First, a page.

Stephen Tompkinson, star of Drop The Dead Donkey and Ballykissangel, is waxing lyrical about the sound of 15,000 pigs while sitting next to a beautiful, sweeping marble staircase.
I am a ridiculous, flustered mess, casually trying to wipe beads of sweat surreptitiously away from my soggy eyebrows, thanks to a last minute sprint to the St James Theatre following a miscalculation about Friday evening tube travel.
It’s a somewhat fittingly farcical image for an interview with Tompkinson and his director/producer Katharine Farmer, about new comedy Pig Farm, which is currently playing at the Victoria venue.
My sense of panic must also reflect that felt by Farmer who, when the postponement of musical Stardust Road left a gap in the St James Theatre programming, had two months to bring this project to the stage from scratch.
Written by Urinetown creator Greg Kotis, it is the story of what happens when Teddy, an inspector from a government agency, arrives at the porky property of Tom and Tina suspecting they may have more than their quota of hogs. This, you see, has a knock on effect: price of meat goes down, so the need to produce more goes up. More pigs means more waste, but where will all that extra slurry go? If the figures don’t add up, the farmers are in more trouble than Babe, Pinky and Perky at a bacon-lovers convention.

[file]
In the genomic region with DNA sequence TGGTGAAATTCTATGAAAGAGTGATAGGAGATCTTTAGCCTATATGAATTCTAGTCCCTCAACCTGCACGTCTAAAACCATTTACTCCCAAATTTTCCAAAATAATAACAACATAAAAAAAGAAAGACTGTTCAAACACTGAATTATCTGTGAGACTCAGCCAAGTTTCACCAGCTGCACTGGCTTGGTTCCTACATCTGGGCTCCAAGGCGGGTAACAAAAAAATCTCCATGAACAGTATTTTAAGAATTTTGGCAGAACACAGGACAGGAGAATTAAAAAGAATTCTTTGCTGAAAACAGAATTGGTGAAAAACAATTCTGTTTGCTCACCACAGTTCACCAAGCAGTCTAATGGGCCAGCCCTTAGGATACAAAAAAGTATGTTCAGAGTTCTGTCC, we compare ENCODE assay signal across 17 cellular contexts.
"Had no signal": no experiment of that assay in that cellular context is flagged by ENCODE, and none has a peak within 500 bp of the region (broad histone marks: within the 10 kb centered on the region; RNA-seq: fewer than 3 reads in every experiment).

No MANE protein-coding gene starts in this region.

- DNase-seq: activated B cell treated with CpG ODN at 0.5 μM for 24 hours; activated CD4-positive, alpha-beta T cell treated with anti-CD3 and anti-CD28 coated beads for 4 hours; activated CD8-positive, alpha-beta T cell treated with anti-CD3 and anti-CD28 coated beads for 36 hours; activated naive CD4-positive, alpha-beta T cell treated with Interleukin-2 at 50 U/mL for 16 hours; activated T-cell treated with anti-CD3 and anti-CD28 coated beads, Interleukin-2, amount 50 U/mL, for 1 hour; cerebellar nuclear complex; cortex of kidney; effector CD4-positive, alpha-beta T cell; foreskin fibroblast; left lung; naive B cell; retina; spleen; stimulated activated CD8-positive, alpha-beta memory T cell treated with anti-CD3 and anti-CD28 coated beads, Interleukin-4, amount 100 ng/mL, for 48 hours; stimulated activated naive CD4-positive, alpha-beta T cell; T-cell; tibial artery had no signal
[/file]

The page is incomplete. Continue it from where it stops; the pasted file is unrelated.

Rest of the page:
But there’s more than that going on in this production of a play first staged in New York in 2006, each of the alliterative characters – there’s also a farm hand named Tim – have an agenda of their own, as I found out…
What’s going on below the surface at the Pig Farm?
Tompkinson: Teddy has a bit of a revelation during his visit to this particular farm; he has an epig-phany. The only thing standing in the way of what he sees as an ideal place to become a pig farmer are the legal owners.
And the young farmhand has a bit of a hidden agenda as well. The only thing halting his dream is money and where to get hold of some quickly.
Our poor beleaguered farmer Tom is just trying to make the farm work. His wife Tina, she’s almost fallen out of love with him and her young dream. She desperately wants that to be rekindled and thinks the way of bringing that together would be to have a baby. So everyone’s got a vision of that in secret as well.